Today I had the privilege of discussing the credit crisis on Dutch public television in a special program that allows for more time and therefore more in depth discussion. I had the discussion with Bas Jacobs, a young and very talented economist at the same university where I teach. I had decided to take the difficult road and resist the usual discussion about what to do. Sure, people want to know what to do and then inevitably think of what the government should do. Should it leave the market alone, or should it intervene? It is the engineering question, or so you want, a question on governance. As if the only interest is what the politicians do, or do not do.
I tried to point out the third option. Economists usually have no idea what you mean by that, unless it is Blair’s “Third Way” with partnerships of the government and the market. No, the third way that I am stressing is everything that happens outside the market sphere and the government sphere, and that is in the third sphere, or the social sphere. Some people call this civil society. It is the sphere in which people interact, talk, share, argue, organize events, have friendships, join clubs, do politics and so forth. It is in that sphere in which the important social values come about. I am wondering not what the government should do but what is happening in the third sphere. Is the discussion changing? Are people thinking differently about extravagant rewards, about the high bonus culture, about the celebration of richness and greed, about the valuation of tough and macho behavior? We register an increasing appreciation of immaterial values. So how does this manifest itself? I suspect that people finally face a reality that makes sense of resistance towards the money grabbing that was going on. Changing values may be the result. And so becomes the third sphere another counterforce against opportunistic and selfish behavior.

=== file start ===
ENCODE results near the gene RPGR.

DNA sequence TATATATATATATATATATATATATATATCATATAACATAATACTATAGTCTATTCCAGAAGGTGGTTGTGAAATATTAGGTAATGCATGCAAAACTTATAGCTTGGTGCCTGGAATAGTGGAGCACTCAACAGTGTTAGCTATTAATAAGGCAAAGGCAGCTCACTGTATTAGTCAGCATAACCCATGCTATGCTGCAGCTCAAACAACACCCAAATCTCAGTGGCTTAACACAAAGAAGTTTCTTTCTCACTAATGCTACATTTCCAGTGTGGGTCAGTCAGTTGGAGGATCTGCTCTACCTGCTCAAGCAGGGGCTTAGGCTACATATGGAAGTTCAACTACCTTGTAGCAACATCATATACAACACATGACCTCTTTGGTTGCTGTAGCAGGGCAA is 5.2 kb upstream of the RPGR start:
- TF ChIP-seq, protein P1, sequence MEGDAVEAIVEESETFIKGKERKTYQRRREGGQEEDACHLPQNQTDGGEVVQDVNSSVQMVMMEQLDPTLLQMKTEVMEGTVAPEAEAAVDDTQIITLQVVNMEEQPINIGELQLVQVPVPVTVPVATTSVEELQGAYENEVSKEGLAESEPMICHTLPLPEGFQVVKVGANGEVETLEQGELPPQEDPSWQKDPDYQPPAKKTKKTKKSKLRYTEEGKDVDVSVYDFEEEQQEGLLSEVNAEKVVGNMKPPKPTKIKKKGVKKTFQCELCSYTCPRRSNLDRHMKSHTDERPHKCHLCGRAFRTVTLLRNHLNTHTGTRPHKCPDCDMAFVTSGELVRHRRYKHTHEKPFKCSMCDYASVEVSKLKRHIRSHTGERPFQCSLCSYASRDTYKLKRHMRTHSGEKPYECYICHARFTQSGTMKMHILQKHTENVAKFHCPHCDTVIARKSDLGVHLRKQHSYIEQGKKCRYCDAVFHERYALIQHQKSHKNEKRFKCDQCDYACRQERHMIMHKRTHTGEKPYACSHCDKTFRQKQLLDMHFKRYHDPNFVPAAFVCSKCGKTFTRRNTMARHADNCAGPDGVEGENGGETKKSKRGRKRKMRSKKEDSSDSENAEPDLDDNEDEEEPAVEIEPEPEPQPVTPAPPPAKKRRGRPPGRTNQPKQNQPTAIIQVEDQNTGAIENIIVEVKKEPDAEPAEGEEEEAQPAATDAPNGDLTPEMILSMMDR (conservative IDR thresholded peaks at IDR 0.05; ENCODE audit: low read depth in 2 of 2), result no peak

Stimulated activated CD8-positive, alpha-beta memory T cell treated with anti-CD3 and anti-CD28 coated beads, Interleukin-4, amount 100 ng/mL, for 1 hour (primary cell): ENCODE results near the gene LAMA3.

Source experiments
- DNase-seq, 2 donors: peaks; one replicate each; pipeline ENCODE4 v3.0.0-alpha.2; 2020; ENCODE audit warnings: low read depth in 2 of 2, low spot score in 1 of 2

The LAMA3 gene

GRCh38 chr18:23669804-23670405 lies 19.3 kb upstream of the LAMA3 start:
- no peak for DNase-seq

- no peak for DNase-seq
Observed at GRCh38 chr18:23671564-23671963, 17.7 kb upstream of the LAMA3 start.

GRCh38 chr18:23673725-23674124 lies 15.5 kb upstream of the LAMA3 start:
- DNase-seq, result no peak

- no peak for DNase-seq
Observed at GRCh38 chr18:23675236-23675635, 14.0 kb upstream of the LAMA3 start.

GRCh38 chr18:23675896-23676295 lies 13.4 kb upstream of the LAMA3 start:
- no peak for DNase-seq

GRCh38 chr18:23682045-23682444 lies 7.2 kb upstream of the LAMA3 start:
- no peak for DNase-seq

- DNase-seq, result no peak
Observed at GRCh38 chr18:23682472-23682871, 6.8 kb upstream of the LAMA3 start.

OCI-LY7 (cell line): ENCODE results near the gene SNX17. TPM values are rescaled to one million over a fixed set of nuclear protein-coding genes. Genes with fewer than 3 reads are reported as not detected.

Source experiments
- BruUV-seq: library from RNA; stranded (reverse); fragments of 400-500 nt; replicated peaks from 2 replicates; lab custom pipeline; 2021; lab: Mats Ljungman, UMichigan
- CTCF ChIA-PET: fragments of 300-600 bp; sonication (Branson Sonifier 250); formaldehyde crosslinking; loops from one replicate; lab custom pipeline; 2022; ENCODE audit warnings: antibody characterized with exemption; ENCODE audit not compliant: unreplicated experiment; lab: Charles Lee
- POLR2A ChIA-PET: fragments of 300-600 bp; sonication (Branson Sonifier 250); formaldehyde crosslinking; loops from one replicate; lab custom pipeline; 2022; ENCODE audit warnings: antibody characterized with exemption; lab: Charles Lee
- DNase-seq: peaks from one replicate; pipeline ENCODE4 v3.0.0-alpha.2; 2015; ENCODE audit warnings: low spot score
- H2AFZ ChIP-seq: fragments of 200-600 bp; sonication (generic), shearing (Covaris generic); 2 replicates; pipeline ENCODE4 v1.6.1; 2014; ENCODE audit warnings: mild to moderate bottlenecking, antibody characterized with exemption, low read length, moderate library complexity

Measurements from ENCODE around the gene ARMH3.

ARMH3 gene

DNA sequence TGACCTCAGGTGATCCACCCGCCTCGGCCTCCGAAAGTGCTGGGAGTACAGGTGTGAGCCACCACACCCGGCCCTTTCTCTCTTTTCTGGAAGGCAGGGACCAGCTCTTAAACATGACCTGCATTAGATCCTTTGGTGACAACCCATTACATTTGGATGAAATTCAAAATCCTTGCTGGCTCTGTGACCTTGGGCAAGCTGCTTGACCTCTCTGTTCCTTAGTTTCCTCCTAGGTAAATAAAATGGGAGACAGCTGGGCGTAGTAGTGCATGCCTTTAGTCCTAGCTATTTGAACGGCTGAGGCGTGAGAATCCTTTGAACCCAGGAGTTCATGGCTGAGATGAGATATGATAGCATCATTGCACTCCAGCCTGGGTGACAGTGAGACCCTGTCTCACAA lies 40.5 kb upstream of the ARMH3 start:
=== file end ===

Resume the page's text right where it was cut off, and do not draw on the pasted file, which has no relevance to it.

Colleague Bas Jacobs had no idea what I was talking about. He kept insisting on greater clarity on government policy and I kept insisting that the important response to the crisis may be elsewhere to be found.
Bas Jacobs did a good job making the conventional economic argument. That made the contrast clear. Afterwards I got quite a few responses, most of them positive. Even so, I wish I had had more time to develop the argument.
For more on the credit crisis, see Klamer’s column Hoezo crisis?.